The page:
You’re the worst one.

We were about to start a full cast rehearsal for Beauty and the Beast, the upcoming show that season. Most of us had been cast as “Wisps”, a part where you looked like a graceful ninja, moving all the sets around in between scenes.

It was not an exciting part, and I was not excited for rehearsal that day.

Just as the director was calling the wisps to the floor, she stopped the music and said, “The way you all are coming to rehearsal is unacceptable. I’m tired of seeing your tennis shoes, your bad attitudes and your lazy approach to this role…You all are professionals. You better show up dressed as professionals and rehearse as professionals.” And then she pointed at me and with an intensity that I will never forget, ended with…

“And you’re the worst one.”

I turned BRIGHT RED! It was HORRIBLE to be called out in front of everyone.

But she was right. I changed my attitude. Others did as well, and we were better together going forward.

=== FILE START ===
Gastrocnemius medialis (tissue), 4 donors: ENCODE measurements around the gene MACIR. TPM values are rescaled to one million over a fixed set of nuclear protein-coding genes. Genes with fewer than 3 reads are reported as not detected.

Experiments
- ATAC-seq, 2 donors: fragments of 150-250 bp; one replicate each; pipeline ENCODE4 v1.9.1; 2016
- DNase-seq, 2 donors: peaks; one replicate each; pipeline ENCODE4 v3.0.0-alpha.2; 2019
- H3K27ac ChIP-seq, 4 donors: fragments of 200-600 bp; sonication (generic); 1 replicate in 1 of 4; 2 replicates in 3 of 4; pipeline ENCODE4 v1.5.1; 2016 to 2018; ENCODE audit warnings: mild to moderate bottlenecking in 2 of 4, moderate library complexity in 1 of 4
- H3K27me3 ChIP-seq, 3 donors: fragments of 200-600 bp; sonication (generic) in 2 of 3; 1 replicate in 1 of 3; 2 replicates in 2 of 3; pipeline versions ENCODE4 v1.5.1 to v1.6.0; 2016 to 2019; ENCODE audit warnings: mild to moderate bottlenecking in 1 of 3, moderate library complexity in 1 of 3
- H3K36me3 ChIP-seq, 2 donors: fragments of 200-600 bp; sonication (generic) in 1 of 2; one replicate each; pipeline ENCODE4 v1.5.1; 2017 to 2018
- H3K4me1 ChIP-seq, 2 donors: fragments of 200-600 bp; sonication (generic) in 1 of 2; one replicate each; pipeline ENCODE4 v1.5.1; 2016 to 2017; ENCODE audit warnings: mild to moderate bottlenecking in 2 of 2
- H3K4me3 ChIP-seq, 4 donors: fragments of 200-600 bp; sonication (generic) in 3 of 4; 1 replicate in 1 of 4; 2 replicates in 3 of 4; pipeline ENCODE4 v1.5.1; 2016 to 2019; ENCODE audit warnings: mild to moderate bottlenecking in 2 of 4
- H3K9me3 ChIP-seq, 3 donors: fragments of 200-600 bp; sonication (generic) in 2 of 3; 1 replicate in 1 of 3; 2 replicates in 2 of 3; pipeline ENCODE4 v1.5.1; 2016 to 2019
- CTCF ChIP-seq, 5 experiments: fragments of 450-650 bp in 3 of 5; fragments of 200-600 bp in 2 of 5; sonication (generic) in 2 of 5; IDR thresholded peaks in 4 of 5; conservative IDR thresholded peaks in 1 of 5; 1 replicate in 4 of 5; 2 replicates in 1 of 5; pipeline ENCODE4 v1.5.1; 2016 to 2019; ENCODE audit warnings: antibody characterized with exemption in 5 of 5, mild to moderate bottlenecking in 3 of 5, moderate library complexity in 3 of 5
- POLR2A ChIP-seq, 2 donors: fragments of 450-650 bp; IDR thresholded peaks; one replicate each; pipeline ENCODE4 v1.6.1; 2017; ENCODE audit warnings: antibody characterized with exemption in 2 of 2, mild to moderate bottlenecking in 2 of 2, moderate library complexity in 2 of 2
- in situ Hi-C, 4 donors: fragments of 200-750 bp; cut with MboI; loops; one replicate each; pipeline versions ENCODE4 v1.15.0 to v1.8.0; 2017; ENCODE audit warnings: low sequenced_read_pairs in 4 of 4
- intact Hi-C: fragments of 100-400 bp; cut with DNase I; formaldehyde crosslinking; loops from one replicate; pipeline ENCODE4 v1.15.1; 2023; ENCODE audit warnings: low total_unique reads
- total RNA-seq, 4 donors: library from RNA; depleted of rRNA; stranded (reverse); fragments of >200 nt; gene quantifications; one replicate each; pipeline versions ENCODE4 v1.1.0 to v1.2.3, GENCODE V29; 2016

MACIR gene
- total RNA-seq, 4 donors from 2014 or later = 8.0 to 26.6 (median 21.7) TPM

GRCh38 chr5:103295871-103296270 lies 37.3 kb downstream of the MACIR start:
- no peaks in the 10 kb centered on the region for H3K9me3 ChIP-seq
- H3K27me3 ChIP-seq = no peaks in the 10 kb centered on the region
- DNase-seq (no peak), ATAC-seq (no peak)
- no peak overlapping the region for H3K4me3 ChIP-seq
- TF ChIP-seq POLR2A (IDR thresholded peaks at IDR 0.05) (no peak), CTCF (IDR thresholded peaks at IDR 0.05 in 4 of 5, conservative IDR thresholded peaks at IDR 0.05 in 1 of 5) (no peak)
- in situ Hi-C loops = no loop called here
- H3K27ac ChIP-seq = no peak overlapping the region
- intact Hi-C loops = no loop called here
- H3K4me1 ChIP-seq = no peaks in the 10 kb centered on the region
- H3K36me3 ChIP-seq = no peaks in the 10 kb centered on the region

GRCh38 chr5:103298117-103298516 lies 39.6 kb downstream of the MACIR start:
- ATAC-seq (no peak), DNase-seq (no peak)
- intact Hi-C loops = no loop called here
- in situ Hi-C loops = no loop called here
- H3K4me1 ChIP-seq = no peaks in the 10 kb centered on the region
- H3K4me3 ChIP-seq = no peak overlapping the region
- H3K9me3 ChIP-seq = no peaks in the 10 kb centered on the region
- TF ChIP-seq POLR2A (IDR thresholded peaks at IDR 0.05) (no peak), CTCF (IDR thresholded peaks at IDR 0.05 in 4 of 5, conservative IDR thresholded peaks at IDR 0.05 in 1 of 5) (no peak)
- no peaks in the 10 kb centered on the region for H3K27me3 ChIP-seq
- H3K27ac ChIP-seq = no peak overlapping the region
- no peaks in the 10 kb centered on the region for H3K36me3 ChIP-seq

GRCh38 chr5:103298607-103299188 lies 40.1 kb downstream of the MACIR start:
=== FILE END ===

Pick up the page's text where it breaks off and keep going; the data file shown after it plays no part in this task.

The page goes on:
In Crucial Conversations, a course I reference a lot, the theory states that the first time someone does something negative, you give them the benefit of the doubt or the most respectful interpretation, the second time that same thing happens, it could be a coincidence, but the third time…

It’s time to have a crucial conversation with that individual to discuss how their behavior is impacting you or the organization as a whole.

Our director could have just let it go, said “I’ll deal with that later…” But instead she addressed the issue with a crucial conversation, which benefited the entire cast.

It’s not my favorite memory!

Perhaps let it be a challenge to you to consider: Who do you need to have a crucial conversation with today?

And Leaders: Do your managers have enough training to effectively have those hard conversations?

Katie Wynn